Thought For The Day – Don’t worry about what people think. They don’t do it very often.

Dec 212022

With one delay after another, I said that I was going to try to get my new book, Big Lake Drunk, out by Christmas. Then Roberta, one of my proofreaders, started having computer problems, and I was afraid that would postpone things even more. But she managed to pull it off and got the last of the chapters to me last night. Today I will read through them and make her changes, print the entire manuscript out for Miss Terry to give a final read-through to, and finish the teaser chapter for the next book in the series. Then as soon as Terry gives it back to me, I will make any other changes she happens to find, format it, and hit Publish. Lord willing and the Creek don’t rise, I’ll make it by the skin of my teeth.

I usually put out four books a year, sometimes five or even six, but I feel like a slacker because I think this will only be my third book for the year. Hopefully, I can get back on track in 2023.

Some of the responses I got to yesterday’s blog, I Miss Global Warming, were downright funny. Several people left comments on the blog about temperatures where they are, which are all going to be much colder than here in Central Florida, and two people e-mailed me to tell me to stop my sniveling. Are you kidding me? I have built a career based upon sniveling and I’m damned good at it, if I do say so myself!

Then I had a person who sent me about an 8,000-word essay on how global warming is real and I shouldn’t joke about it because it’s not a laughing matter. Apparently, he has an alter ego because I also had someone send me something almost as wordy telling me that global warming is all a hoax put out by those damn leftist tree huggers. I guess folks don’t understand what sarcasm is all about, do they?

I can’t believe Christmas is just a few days away, followed by New Year’s. And though I’m sure it will upset a few people, I’m going to suspend the free drawings again for a while until we get past the holidays and some other things we have upcoming. Response to the drawings over Christmas and New Year’s is usually very slim anyway, and we’ll be out of town for a while in that time period. It’s just too hard to maintain the drawings when we are on the road. But I promise they’ll be back, and we’ll have some more good prizes for you. Just be patient.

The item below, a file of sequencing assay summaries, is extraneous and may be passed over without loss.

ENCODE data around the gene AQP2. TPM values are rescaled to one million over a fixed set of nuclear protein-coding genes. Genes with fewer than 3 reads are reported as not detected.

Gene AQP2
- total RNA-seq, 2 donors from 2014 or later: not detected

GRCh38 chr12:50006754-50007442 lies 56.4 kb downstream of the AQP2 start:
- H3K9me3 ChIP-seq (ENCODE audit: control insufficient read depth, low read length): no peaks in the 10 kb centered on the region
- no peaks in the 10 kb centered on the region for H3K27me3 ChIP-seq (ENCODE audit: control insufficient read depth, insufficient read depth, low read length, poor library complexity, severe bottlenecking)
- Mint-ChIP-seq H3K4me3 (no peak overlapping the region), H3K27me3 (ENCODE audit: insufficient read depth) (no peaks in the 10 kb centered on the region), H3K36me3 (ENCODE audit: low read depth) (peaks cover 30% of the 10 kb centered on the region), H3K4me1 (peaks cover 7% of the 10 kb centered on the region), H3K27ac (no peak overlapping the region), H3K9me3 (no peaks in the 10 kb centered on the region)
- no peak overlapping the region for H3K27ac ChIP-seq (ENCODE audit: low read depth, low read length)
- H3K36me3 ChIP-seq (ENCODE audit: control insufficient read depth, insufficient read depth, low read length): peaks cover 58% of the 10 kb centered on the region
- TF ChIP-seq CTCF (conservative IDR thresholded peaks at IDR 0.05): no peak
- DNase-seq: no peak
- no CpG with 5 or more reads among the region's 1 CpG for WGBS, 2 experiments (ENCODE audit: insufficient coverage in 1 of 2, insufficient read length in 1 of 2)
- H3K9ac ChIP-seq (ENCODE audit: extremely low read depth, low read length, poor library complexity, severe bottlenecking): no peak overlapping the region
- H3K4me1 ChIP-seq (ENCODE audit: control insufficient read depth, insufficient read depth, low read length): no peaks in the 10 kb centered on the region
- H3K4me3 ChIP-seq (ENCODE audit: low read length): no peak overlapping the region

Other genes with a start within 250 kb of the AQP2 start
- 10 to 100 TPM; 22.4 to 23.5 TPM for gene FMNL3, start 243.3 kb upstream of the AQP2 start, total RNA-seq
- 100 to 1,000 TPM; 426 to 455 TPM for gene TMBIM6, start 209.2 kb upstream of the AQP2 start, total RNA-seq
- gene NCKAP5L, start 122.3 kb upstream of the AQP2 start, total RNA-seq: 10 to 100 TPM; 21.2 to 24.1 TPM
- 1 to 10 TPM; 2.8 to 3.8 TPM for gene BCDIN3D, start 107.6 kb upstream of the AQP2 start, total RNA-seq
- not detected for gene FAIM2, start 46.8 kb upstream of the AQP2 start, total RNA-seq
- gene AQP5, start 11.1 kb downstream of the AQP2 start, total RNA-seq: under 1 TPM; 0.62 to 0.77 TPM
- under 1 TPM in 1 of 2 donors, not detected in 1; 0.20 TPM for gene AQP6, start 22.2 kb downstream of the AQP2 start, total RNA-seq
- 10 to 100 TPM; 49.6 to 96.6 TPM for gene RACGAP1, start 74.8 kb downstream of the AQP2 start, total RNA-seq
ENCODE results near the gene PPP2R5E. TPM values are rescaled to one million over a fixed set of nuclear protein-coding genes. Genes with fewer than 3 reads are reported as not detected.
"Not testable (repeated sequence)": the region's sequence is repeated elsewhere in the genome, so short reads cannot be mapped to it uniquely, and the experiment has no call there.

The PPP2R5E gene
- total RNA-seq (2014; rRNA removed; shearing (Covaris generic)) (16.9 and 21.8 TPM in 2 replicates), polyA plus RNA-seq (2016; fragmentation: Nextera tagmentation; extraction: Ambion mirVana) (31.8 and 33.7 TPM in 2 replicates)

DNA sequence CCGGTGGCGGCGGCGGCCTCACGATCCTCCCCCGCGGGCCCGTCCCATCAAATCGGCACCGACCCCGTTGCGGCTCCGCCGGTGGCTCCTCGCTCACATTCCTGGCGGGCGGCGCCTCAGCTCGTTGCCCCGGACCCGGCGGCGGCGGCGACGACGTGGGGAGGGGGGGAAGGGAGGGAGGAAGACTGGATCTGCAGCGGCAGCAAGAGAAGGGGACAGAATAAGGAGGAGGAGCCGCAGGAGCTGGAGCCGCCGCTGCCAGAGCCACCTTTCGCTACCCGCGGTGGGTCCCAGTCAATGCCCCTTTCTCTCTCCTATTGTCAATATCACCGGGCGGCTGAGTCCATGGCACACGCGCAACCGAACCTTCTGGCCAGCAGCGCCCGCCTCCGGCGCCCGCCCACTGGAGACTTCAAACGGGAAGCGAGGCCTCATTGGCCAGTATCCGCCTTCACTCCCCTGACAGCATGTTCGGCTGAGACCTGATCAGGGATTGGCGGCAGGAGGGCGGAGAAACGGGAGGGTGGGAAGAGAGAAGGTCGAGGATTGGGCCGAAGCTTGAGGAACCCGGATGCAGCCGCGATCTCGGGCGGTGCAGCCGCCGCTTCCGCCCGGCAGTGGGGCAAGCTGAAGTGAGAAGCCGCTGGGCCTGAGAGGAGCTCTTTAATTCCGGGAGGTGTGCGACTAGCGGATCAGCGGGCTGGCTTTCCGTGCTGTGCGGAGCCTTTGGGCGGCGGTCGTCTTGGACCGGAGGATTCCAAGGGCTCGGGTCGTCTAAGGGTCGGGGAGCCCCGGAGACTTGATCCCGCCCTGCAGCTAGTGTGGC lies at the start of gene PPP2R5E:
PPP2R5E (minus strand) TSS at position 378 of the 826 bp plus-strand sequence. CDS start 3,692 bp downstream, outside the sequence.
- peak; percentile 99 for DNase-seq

And finally, here’s a chuckle to start your day from the collection of funny signs we see in our travels and that our readers share with us.

Thought For The Day – Everybody needs a friend they probably shouldn’t be allowed to sit next to at a serious function. I am usually that friend.

Dec 202022

Baby, it’s cold outside!

Move to Florida, they said. The sun always shines and it’s always warm and comfortable, they said. Throw away those long-sleeved shirts and sweaters, you’ll never need them, they said. They lied!

The cold snap that is raging through the country is even affecting us here on the Central Florida coast. The weatherman says it will get down to 31o degrees Friday night, with a high of 43o on Saturday, and then down to 33o Saturday night. The weatherman also says this will be the coldest Christmas Day in Florida on record.

Our citrus trees are not going to like that one bit! Even though we covered them during a cold snap last winter, we still almost lost them, and I’m hopeful that they will get through this one.

Yes, I know you are all shaking your heads and telling me to stop sniveling. We have no excuse to complain compared to much of the rest of the country. A blog reader who lives in Spokane, Washington, will see 3o tonight, 8o degrees tomorrow, and -3o tomorrow night. My friend Jill in Lake Elmo, Minnesota, will be dealing with 5o today and -5o tonight. Even our son Travis in Gordo, Alabama, will be keeping the water in his faucets running at a trickle the next few nights and worrying about his chickens when it will be 13o Thursday night and 15o Friday night. At least we won’t be dealing with that kind of nonsense or seeing highway signs like this.

But then again, none of those people will be dealing with falling iguanas. Yesterday one of the local TV stations told people to watch for falling iguanas. Yes, that’s really a thing here in Florida. Check out this link. Which is worse, frostbite or being bonked by a falling iguana? I’m not sure I want to deal with either!

Most of yesterday was spent working on corrections and other pre-launch chores for my new book, Big Lake Drunk. Meanwhile, in addition to everything else she handles, Miss Terry is dealing with all of our end-of-year paperwork. She takes on so many duties like that to allow me the time I need to research, write, and promote the books. It truly is a team effort, and I couldn’t do it without her.

And finally, here’s a chuckle to start your day from the collection of funny signs we see in our travels and that our readers share with us. 

Thought For The Day – The smallest act of kindness is worth more than the greatest intention.

Dec 192022

Note: This is a repost from December, 2015 that I think is just as appropriate today.

When people ask me how I come up with all the plots I use in my mystery novels, I tell them I’m not really all that creative, I just write down what the voices in my head tell me to.

What? You don’t have voices in your head? Sure you do!

Maybe your voices don’t give you literary advice, but I learned a long time ago that it’s a good idea to listen. Call it what you will, a guardian angel, a sixth sense, intuition, judgment, or whatever works for you. But listen to it, because sometimes it can keep you out of trouble, or even save your life.